Geoengineering could have devastating side effects, study warns
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A University of Exeter study suggests that artificially cooling regions of the planet to counter the effects of climate change could cause devastation in other parts of the world.
Geoengineering is the deliberate manipulation of the climate, mainly to reduce the impact of climate change in addition to reducing carbon emissions and adapting to large-scale change. This could include capturing huge amounts of carbon dioxide from the atmosphere through tree planting or artificial carbon storage, or blasting aerosols into the atmosphere to create a ‘global dimming’ effect.
The latter approach – stratospheric aerosol injection – essentially imitates volcanic eruptions. Aerosols are injected into the atmosphere, reflecting some solar radiation before it is able to heat the surface of the Earth.
Solar geoengineering has long been considered a risky approach to countering climate change, although its potential impacts are difficult to predict.
Now, a team at the University of Exeter have published a study in Nature Communications which suggests that targeting geoengineering in one hemisphere could have catastrophic effects in the other hemisphere, particularly in areas prone to storms or droughts.
The researchers used simulations with a coupled atmosphere-ocean model in order to study the effect of stratospheric aerosol injection in the northern hemisphere, where it has the potential to reduce tropical cyclone activity responsible for extreme weather. Extreme weather events such as Hurricane Katrina are associated with climate change and have become more frequent in recent years.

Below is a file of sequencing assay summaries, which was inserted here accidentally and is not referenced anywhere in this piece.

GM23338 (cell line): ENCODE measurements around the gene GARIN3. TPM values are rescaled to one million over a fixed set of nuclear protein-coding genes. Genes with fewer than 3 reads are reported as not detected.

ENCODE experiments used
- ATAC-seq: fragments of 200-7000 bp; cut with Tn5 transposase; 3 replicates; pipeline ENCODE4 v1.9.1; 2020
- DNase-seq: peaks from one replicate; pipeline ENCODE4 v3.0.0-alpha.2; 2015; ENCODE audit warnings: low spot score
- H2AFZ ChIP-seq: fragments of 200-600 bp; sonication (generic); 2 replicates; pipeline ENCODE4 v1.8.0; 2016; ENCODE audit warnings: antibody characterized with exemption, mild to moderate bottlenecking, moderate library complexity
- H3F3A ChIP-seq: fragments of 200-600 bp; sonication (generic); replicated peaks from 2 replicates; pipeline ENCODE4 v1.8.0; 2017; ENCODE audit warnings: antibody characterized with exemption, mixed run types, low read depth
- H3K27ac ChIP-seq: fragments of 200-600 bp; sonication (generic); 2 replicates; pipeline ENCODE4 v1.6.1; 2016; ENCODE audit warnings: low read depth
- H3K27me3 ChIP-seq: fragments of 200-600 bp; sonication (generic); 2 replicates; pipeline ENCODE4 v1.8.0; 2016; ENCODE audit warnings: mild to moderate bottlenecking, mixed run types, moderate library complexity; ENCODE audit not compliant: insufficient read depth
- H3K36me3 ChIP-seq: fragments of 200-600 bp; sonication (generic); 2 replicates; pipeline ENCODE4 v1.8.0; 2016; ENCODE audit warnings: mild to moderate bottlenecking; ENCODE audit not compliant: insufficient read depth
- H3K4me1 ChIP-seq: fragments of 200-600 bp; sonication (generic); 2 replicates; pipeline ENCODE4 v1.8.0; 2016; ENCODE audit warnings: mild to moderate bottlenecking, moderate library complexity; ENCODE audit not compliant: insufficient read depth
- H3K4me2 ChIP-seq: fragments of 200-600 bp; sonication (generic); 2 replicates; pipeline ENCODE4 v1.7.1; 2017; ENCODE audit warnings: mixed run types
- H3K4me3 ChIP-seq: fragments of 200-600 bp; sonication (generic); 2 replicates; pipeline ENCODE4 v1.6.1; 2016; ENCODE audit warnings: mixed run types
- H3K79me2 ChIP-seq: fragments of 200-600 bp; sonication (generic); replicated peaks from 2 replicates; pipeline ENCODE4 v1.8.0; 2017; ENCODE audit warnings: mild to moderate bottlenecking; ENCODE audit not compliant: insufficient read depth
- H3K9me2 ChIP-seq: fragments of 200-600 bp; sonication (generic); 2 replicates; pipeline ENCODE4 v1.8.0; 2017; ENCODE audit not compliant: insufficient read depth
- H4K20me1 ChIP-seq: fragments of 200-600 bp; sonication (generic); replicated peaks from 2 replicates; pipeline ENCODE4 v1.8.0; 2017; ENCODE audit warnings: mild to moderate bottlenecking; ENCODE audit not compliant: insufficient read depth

Filling the northern hemisphere with these aerosols, they found, could reduce the frequency of these cyclones, but also lead to the increased likelihood of drought in the Sahel, south of the Sahara desert. Their results suggest that solar geoengineering could have unpredictable and counterproductive effects which must be taken into consideration.
Based on their findings, the University of Exeter team has called on international policymakers to tightly regulate any large-scale, unilateral geoengineering programmes in order to minimise the risk of inducing extreme weather elsewhere.
“Our results confirm that regional solar geoengineering is a highly risky strategy which could simultaneously benefit one region to the detriment of another,” said Dr Anthony Jones, climate scientist and lead author of the study. “It is vital that policymakers take solar geoengineering seriously and act swiftly to install effective regulation.”
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